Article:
The wife of the president of a prestigious school network in Kyrgyzstan who went missing in Bishkek on the evening of May 31 said on Sunday that her husband is currently being held in the Turkish Embassy in Bishkek and is being forced to sign a document renouncing his Kyrgyz citizenship.
He will subsequently be taken back to Turkey, where he will face prosecution, Reyhan İnandı, the wife of the educator Orhan İnandı, said in a video she posted on Twitter.
İnandı, the founder and president of the Turkish-Kyrgyz Sapat school network operating in Kyrgyzstan, went missing in Bishkek on Monday evening and is feared to have been abducted by Turkey’s National Intelligence Organization (MİT) due to his alleged links to the Gülen movement.
Turkey claims the founder of the school network is Turkish Islamic cleric Fethullah Gülen, whose movement is accused by the Turkish government of masterminding a failed coup in Turkey in July 2016. The movement strongly denies any involvement in the abortive putsch.
İnandı left his house at around 8 p.m. on Monday for a meeting at a nearby café. He was last contacted by a friend at around 9 p.m. Attempts by his family to contact him all failed. İnandı’s Toyota Lexus was found parked in an area some eight kilometers from his house at around 3 a.m. on Tuesday. The car’s doors were open and its tires were flat. His family immediately notified the Kyrgyz police about the disappearance, demanding an urgent investigation to ascertain his whereabouts.
The Sapat (formerly Sebat) network of educational institutions has been operating in Kyrgyzstan since 1992. The school network has been run by the Kyrgyz Republic since 2017. İnandı had been working in Kyrgyzstan since 1995 and had been president of the schools since 2001. He has been a citizen of the Kyrgyz Republic since 2010. The Kyrgyz government had earlier denied the Turkish government’s request for İnandı’s extradition on terrorism charges.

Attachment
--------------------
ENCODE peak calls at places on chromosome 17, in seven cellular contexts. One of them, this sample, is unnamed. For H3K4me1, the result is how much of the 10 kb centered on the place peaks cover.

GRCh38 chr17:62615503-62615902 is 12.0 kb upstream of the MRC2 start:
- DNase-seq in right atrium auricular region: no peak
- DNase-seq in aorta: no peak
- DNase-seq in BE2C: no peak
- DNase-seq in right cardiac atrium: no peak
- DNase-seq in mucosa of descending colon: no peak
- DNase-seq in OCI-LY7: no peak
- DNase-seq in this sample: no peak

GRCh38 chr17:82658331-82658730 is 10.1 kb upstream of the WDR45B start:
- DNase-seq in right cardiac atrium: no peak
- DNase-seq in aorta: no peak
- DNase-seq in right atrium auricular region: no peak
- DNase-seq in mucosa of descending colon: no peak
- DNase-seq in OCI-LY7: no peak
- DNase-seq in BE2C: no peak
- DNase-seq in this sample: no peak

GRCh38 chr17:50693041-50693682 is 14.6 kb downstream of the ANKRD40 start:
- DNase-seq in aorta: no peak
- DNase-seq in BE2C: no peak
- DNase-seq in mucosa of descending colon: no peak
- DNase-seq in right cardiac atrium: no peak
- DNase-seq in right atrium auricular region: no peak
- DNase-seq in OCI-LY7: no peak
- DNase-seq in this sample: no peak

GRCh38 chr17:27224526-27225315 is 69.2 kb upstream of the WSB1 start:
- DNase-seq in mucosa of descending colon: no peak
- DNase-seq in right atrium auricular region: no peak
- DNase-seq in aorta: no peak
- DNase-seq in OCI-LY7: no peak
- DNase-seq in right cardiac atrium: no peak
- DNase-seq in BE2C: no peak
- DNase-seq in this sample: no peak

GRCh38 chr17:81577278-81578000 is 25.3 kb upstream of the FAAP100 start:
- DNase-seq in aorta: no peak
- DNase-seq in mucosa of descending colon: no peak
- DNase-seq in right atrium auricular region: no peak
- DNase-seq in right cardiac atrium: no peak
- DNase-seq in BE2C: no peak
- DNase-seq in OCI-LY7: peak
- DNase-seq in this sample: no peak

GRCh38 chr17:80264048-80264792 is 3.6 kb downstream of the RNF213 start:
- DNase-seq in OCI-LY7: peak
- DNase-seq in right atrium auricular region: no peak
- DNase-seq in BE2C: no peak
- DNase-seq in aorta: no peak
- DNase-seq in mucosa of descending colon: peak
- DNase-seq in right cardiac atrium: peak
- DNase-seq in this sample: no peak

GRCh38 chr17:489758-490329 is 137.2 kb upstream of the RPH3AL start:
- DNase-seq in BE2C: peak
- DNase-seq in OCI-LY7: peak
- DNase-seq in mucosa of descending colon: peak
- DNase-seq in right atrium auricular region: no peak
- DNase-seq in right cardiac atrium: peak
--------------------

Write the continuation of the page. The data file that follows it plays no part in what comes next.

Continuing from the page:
In a joint letter, UN rapporteurs accused the Turkish government of engaging in the systematic practice of state-sponsored extraterritorial abductions and forcible returns to Turkey, with at least 100 Turkish nationals from multiple states including Afghanistan, Albania, Azerbaijan, Afghanistan, Cambodia, Gabon, Kosovo, Kazakhstan, Lebanon and Pakistan removed to Turkey.
A recent report by Freedom House on global transnational repression also revealed the intensity, geographic reach and suddenness of the Turkish government’s campaign targeting dissidents abroad, noting that Turkey has become number one among countries that have conducted renditions from host states since 2014.
According to recent official statements by its interior ministry, Turkey has sent 800 extradition requests to 105 countries since the coup attempt, and some 110 alleged members of the Gülen movement have been brought back to Turkey as part of the government’s global campaign.
Since it started in 2014 Hakan Fidan, head of MİT, has been in charge of the campaign at the behest of Turkish President Recep Tayyip Erdoğan
However, İnandı’s case is different than the others since for the first time MİT might have been trying to abduct a citizen of another country from his country of nationality.
İnandı’s alleged abduction by Turkey prompted many Kyrgyz including students and parents from the Sapat schools to stage protests, demanding the educator’s release. The protests mostly take place in front of the Turkish Embassy in Bishkek, where İnandı is believed to be held. The alumni of the Sapat schools who also take part in the protests announced their offer of a reward on Friday during protests in front of the Kyrgyz Parliament.
“We alumni got together and made a decision. A reward of $1 million will be given to whoever finds Mr. İnandı,” one of the alumni announced.
Other alumni of the Sapat schools who live in Chicago also held demonstrations there protesting İnandı’s alleged abduction.
Being held at the Turkish Embassy
“I have acquired information that my husband is being forcibly held in the Turkish Embassy. They are forcing Orhan İnandı to sign a paper renouncing his Kyrgyz citizenship. They will subsequently abduct him from Kyrgyzstan. The current administration in Turkey has previously abducted educators and taken them back to Turkey on false accusations that they are terrorists. My dear Kyrgyz compatriots, Orhan İnandı is a Kyrgyz citizen. His heart is with the Kyrgyz people. I implore you to not let one of your fellow citizens be abducted to Turkey in such an inhumane manner,” Reyhan İnandı said in her statement.